Additional Readings:

Forgas, J. P. (2007). When sad is better than happy: Negative affect can improve the quality and effectiveness of persuasive messages and social influence strategies. Journal of Experimental Social Psychology, 43(4), 513-528. [link]


Special Topic B: Ambivalent Attitudes

van Harreveld, F., van der Pligt, J., & de Liver, Y. N. (2009). The agony of ambivalence and ways to resolve it: Introducing the MAID model. Personality and Social Psychology Review, 13(1), 45-61. [link]

Durso, G.R.O., Briñol, P., & Petty, R.E. (2016). From power to inaction: Ambivalence gives pause to the powerful. Psychological Science, 27, 1660-1666. [link]

DeMarree, K. G., Wheeler, S. C., Briñol, P., & Petty. R. E. (2014). Wanting other attitudes: Actual-desired discrepancies predict feelings of ambivalence and ambivalence consequences. Journal of Experimental Social Psychology, 53, 5-18. [link]

Pillaud, V., Cavazza, N., & Butera, F. (2013). The social value of being ambivalent: Self-presentational concerns in the expression of attitudinal ambivalence. Personality and Social Psychology Bulletin, 39(9), 1139-1151. [link]


Additional Readings:

Armitage, C. J., & Conner, M. (2000). Attitudinal ambivalence: A test of three key hypotheses. Personality and Social Psychology Bulletin, 26(1), 1421-1432. [link]

Rydell, R. J., McConnell, A. R., & Mackie, D. M. (2008). Consequences of discrepant explicit and implicit attitudes: Cognitive dissonance and increased information processing. Journal of Experimental Social Psychology, 44, 1526-1532. [link]

van Harreveld, F., Nohlen, H. U., & Schneider, I. K. (2015). The ABC of ambivalence: Affective, behavioral, and cognitive consequences of attitudinal conflict. In J. M. Olson & M. P. Zanna (Eds.), Advances in experimental social psychology, Vol 52 (pp. 285-324). [link]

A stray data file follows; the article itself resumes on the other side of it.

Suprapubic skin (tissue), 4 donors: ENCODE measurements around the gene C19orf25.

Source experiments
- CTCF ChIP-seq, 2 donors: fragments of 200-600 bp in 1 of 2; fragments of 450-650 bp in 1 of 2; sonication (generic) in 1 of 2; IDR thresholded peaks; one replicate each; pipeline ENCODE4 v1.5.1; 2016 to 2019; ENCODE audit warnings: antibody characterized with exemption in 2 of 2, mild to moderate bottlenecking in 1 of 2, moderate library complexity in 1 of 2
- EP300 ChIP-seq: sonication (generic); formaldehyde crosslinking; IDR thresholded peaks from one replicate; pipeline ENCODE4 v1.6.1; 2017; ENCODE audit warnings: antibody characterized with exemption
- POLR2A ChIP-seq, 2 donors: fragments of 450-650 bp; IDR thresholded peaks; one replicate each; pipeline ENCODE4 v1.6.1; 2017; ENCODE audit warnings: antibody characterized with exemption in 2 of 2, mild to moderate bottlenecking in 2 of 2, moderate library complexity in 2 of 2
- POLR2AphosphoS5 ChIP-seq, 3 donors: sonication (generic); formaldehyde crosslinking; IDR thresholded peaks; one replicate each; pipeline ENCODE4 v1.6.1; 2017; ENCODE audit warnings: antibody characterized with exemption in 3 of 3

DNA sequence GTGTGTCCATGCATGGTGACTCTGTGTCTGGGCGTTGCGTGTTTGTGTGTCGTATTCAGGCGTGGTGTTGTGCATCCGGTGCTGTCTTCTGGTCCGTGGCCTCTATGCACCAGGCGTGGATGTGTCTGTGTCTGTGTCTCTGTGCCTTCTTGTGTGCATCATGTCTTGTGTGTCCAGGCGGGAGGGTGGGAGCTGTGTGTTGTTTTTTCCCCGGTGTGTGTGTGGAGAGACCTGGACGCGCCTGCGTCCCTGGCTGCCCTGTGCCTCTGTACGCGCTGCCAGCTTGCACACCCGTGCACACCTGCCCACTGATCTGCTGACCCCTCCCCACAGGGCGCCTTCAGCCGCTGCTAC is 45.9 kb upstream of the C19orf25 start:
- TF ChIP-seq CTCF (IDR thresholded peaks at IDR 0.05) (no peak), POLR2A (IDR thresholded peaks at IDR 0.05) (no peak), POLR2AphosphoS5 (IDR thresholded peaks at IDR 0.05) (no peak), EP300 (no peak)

Special Topic C: Moral Attitudes

Rozin, P., Markwith, M., & Stoess, C. (1997). Moralization and becoming a vegetarian: The transformation of preferences into values and the recruitment of disgust. Psychological Science, 8(2), 67-73.

Skitka, L. J., Bauman, C. W., & Sargis, E. G. (2005). Moral conviction: Another contributor to attitude strength or something more? Journal of Personality and Social Psychology, 88(6), 895-917. [link]

Luttrell, A., Petty, R. E., Briñol, P., & Wagner, B. (2016). Making it moral: Merely labeling an attitude as moral increases its strength. Journal of Experimental Social Psychology, 65, 82–93. [link]

Skitka, L. J., Hanson, B. E., & Wisneski, D. C. (2017). Utopian hopes or dystopian fears? Exploring the motivational underpinnings of moralized political engagement. Personality and Social Psychology Bulletin, 43(2), 177-190. [link]


Additional Readings:

Skitka, L. J. (2010). The psychology of moral conviction. Social and Personality Psychology Compass, 4(4), 267-281. [link]


Special Topic D: Attitude Stability Over Time and Contexts

Luttrell, A., Petty, R. E., & Briñol, P. (2016). Ambivalence and certainty can interact to predict attitude stability over time. Journal of Experimental Social Psychology, 63, 56-68. [link]

Krosnick, J. A. (1991). The stability of political preferences: Comparisons of symbolic and nonsymbolic attitudes. American Journal of Political Science, 35(3), 547-576. [link]

Boninger, D. S., Brock, T. C., Cook, T. D., Gruder, C. L., & Romer, D. (1990). Discovery of reliable attitudes change persistence resulting from a transmitter tuning set. Psychological Science, 1(4), 268-271. [link]

Gawronski, B., Rydell, R. J., Vervliet, B., & De Houwer, J. (2010). Generalization versus contextualization in automatic evaluation. Journal of Experimental Psychology: General, 139(4), 683-701. [link]


Additional Readings:

Cook, T. D., & Flay, B. R. (1978). The persistence of experimentally induced attitude change. In L. Berkowitz (Ed.), Advances in Experimental Social Psychology, Vol. 11 (pp. 1-57). [link]

Gawronski, B., Rydell, R. J., De Houwer, J., Brannon, S. M., Ye, Y., Vervliet, B., & Hu, X. (2018). Contextualized attitude change. In J. M. Olson (Ed.), Advances in Experimental Social Psychology, Vol. 57 (pp. 1-52). [link]